The effectiveness varies from teacher to teacher; but generally, it works well. (And can be optimized)
The method I describe has a few stages, each dependent on the previous ones.
To teach something you don't know, share this method with the students (after you did a part of it, preferably after reaching the third part). Learn it at a quick pace, and let them see how you learn it.
Two things are achieved in that way: You can answer their questions, and they are exposed to new methods of learning.
If possible, sacrifice a few sleepless nights (not one after the other, mind you) to dive into the material and learn it. Read it, reread it, and then again.
If the night is needed for other things, then allocate time during the day. As I've said, every stage is important.
If you do sacrifice the night, then bear in mind:
There is indication that learnt material doesn't actually "sit well" in the mind if one hasn't "slept on it" (keeping it simple: during sleep, the brain makes new connections in the brain, and that's how we learn).
So after rushing through a subject, you should let that subject cool down.
That last part is the semi-second stage. It usually happens by default, but (speaking from experience here) one might get carried away, so...
After reading the material for a subject, do what your students would do if you had known the subject. Give yourself exercises. At first, find online ones. For APCS-A, I'm pretty sure there are exercises available somewhere on the internet. As is with everything, practice. Start simple with online things, and then:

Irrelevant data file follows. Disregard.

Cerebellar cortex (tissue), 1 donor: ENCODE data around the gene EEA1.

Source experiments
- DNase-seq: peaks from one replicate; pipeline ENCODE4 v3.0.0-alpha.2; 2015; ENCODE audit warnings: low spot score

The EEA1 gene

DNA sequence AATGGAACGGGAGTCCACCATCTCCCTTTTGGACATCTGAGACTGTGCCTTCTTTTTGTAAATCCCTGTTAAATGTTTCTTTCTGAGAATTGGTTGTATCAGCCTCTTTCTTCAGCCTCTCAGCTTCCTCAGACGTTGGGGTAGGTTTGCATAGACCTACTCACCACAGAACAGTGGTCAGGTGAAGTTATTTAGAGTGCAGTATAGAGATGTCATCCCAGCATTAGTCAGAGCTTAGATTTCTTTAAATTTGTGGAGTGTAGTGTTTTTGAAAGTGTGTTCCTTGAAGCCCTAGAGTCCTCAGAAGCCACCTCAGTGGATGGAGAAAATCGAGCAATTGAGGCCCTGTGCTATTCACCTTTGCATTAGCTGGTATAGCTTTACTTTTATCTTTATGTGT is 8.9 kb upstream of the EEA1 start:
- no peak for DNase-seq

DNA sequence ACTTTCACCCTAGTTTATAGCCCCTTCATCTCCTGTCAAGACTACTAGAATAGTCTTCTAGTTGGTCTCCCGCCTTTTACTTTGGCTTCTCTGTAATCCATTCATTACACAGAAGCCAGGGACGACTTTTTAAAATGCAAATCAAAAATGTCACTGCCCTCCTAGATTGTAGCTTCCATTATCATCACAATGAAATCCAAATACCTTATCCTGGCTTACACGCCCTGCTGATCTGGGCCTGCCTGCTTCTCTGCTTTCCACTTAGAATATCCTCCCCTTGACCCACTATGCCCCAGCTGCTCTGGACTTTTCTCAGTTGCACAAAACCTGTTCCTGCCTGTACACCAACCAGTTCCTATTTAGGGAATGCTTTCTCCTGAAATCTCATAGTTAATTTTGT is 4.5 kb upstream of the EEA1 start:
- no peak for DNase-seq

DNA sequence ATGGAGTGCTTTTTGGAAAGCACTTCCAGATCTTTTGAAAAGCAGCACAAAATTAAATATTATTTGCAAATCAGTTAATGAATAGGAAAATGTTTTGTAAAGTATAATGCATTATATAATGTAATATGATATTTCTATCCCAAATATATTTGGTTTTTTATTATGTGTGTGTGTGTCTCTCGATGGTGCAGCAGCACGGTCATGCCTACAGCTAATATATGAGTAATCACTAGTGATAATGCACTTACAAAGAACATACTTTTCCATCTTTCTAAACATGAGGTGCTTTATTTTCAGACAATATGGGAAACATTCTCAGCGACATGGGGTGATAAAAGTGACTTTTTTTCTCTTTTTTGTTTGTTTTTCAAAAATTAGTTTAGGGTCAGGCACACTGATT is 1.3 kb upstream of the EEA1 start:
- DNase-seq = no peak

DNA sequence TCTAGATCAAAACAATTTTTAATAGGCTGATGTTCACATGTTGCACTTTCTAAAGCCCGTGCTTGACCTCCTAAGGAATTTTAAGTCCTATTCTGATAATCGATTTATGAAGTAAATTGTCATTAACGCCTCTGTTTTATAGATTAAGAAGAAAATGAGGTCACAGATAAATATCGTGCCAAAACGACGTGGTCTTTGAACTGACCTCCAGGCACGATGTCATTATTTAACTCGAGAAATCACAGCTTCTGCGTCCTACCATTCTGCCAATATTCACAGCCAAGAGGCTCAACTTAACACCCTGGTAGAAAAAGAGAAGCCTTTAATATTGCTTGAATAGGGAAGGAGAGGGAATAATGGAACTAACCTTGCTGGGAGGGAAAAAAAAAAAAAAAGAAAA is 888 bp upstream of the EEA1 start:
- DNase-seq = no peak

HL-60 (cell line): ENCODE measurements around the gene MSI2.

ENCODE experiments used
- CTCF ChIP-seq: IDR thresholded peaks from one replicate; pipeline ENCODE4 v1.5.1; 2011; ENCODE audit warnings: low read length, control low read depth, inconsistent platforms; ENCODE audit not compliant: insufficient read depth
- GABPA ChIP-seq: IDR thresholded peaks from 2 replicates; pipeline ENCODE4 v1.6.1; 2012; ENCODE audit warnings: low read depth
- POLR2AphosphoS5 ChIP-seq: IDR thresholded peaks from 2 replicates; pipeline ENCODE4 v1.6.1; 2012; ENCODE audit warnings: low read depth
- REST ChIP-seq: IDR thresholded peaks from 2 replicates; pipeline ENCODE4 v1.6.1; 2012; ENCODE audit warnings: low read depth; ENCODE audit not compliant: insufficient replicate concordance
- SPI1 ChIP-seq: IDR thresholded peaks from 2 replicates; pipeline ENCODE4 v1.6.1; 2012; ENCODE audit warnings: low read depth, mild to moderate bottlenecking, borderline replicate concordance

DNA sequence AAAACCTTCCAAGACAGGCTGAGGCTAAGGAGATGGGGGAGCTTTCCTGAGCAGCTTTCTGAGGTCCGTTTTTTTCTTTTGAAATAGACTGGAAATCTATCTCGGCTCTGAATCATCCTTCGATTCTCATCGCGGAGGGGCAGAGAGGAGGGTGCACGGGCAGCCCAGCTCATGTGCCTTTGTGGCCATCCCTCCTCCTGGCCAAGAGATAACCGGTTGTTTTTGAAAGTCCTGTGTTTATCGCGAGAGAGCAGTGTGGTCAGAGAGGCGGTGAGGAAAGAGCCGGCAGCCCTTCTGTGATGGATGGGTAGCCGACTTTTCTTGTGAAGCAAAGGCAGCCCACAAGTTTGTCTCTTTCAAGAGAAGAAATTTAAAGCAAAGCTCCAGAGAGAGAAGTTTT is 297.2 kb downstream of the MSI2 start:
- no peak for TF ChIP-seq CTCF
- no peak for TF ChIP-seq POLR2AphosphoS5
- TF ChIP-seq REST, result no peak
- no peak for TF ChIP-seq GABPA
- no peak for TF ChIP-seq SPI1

After you feel sufficiently practiced with the material for a subject, start
creating your own exercises.
This is the big one. This is the main point. This is my answer.
I cannot emphasize that more (I suppose I could make it italic...). This part is, by far, the most important. This is far from saying that one can "skip" to it. I've tried, it doesn't work if you don't do the previous parts.
For a better learning curve, try to think up of a division of a subject (for example, dividing OOP to sub-subjects in a logical). Create exercises for yourself for each division of the subject. Try to make both practical and theoretical questions.
The latter being questions of pure knowledge, and the former - questions of applying said knowledge.
Track the difficulty of the various questions in each sub-subject.
These stages will come in handy when you teach others. You'll have a well ordered collection of exercises, fully covering the material, in varying difficulties.
I have done what I have described on multiple occasions. This works for self learning (Not so surprising
The main point is:
Learn it, as you would let your students learn it
Now, as for answering students' questions:
If you don't know the answer to a student's question, then say so. But also say something like
I'll check and get back to you on that
And then treat the question like one of the theoretical knowledge exercises (mentioned above). Usually, the theoretical knowledge can be found on the spot by searching google. There's no shame to let students see how you find information.
When you get back to the student with the answer, show the student how you found it, detailing how you learnt it. This is both useful for you (to make the knowledge stick in your head), and useful for the student.